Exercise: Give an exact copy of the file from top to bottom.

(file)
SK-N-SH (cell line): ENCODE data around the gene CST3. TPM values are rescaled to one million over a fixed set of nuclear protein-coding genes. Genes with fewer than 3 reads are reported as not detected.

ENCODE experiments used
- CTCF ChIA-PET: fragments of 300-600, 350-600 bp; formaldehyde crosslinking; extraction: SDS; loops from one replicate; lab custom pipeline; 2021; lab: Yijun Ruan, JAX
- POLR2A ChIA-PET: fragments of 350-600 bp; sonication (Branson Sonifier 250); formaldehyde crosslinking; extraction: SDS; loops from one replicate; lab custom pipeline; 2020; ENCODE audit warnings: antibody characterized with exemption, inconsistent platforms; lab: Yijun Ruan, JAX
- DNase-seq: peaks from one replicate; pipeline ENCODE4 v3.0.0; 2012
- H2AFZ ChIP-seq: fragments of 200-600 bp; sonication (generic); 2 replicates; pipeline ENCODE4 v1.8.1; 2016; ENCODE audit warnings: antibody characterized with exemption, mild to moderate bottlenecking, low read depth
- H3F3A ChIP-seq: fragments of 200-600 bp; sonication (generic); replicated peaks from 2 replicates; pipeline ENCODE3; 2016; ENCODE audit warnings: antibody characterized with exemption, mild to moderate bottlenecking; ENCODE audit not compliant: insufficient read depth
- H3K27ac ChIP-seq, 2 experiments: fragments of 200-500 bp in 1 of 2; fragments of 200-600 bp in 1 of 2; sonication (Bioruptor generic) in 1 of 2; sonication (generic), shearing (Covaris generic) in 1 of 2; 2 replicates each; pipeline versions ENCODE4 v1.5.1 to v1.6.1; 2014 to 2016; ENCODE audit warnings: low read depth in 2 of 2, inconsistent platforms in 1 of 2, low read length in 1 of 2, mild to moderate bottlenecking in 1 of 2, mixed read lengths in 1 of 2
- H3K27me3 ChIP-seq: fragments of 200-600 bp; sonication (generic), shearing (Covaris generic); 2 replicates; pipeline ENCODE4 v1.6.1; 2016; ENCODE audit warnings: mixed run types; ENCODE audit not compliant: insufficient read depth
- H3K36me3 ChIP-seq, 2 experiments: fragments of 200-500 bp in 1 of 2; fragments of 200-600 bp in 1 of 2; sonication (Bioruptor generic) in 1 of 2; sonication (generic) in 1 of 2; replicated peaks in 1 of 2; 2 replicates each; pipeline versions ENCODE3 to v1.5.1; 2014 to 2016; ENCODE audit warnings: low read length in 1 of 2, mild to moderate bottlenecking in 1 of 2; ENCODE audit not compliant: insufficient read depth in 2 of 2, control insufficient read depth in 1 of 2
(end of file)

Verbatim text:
SK-N-SH (cell line): ENCODE data around the gene CST3. TPM values are rescaled to one million over a fixed set of nuclear protein-coding genes. Genes with fewer than 3 reads are reported as not detected.

ENCODE experiments used
- CTCF ChIA-PET: fragments of 300-600, 350-600 bp; formaldehyde crosslinking; extraction: SDS; loops from one replicate; lab custom pipeline; 2021; lab: Yijun Ruan, JAX
- POLR2A ChIA-PET: fragments of 350-600 bp; sonication (Branson Sonifier 250); formaldehyde crosslinking; extraction: SDS; loops from one replicate; lab custom pipeline; 2020; ENCODE audit warnings: antibody characterized with exemption, inconsistent platforms; lab: Yijun Ruan, JAX
- DNase-seq: peaks from one replicate; pipeline ENCODE4 v3.0.0; 2012
- H2AFZ ChIP-seq: fragments of 200-600 bp; sonication (generic); 2 replicates; pipeline ENCODE4 v1.8.1; 2016; ENCODE audit warnings: antibody characterized with exemption, mild to moderate bottlenecking, low read depth
- H3F3A ChIP-seq: fragments of 200-600 bp; sonication (generic); replicated peaks from 2 replicates; pipeline ENCODE3; 2016; ENCODE audit warnings: antibody characterized with exemption, mild to moderate bottlenecking; ENCODE audit not compliant: insufficient read depth
- H3K27ac ChIP-seq, 2 experiments: fragments of 200-500 bp in 1 of 2; fragments of 200-600 bp in 1 of 2; sonication (Bioruptor generic) in 1 of 2; sonication (generic), shearing (Covaris generic) in 1 of 2; 2 replicates each; pipeline versions ENCODE4 v1.5.1 to v1.6.1; 2014 to 2016; ENCODE audit warnings: low read depth in 2 of 2, inconsistent platforms in 1 of 2, low read length in 1 of 2, mild to moderate bottlenecking in 1 of 2, mixed read lengths in 1 of 2
- H3K27me3 ChIP-seq: fragments of 200-600 bp; sonication (generic), shearing (Covaris generic); 2 replicates; pipeline ENCODE4 v1.6.1; 2016; ENCODE audit warnings: mixed run types; ENCODE audit not compliant: insufficient read depth
- H3K36me3 ChIP-seq, 2 experiments: fragments of 200-500 bp in 1 of 2; fragments of 200-600 bp in 1 of 2; sonication (Bioruptor generic) in 1 of 2; sonication (generic) in 1 of 2; replicated peaks in 1 of 2; 2 replicates each; pipeline versions ENCODE3 to v1.5.1; 2014 to 2016; ENCODE audit warnings: low read length in 1 of 2, mild to moderate bottlenecking in 1 of 2; ENCODE audit not compliant: insufficient read depth in 2 of 2, control insufficient read depth in 1 of 2